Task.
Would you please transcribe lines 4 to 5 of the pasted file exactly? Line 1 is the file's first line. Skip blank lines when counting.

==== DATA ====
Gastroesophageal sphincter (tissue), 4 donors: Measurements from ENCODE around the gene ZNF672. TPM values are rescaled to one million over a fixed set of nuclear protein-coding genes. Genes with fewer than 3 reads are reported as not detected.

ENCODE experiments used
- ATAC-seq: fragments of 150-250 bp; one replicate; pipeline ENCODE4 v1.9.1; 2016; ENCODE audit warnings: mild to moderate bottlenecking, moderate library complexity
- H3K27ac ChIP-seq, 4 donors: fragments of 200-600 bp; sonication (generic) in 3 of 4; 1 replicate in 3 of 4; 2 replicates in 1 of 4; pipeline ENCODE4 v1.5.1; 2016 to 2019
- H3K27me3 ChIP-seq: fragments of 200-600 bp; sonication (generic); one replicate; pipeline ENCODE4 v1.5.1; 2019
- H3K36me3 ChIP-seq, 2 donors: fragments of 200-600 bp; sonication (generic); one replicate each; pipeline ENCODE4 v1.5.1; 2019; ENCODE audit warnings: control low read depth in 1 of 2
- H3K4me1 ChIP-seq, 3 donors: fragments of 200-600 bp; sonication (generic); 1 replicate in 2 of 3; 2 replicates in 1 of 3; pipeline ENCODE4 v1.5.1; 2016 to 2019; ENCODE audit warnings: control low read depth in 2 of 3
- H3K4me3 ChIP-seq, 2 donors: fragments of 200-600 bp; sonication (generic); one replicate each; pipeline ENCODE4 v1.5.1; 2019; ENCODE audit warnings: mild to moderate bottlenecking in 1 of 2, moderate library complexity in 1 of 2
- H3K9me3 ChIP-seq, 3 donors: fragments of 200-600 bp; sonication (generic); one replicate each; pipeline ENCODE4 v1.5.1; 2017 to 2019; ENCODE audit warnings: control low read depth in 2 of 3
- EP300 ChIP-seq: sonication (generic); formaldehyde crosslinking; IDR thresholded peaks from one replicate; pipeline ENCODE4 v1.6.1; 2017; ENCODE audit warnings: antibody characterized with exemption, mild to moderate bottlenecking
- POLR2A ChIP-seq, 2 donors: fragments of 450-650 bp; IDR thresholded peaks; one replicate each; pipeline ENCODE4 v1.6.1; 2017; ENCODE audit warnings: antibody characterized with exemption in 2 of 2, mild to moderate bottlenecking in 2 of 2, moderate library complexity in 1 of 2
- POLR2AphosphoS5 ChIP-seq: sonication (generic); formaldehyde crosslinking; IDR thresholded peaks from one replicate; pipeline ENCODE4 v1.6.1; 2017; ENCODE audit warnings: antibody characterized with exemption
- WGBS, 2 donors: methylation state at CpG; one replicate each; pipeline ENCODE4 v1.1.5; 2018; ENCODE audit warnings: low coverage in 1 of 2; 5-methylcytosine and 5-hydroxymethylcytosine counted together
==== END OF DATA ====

- H3K27ac ChIP-seq, 4 donors: fragments of 200-600 bp; sonication (generic) in 3 of 4; 1 replicate in 3 of 4; 2 replicates in 1 of 4; pipeline ENCODE4 v1.5.1; 2016 to 2019
- H3K27me3 ChIP-seq: fragments of 200-600 bp; sonication (generic); one replicate; pipeline ENCODE4 v1.5.1; 2019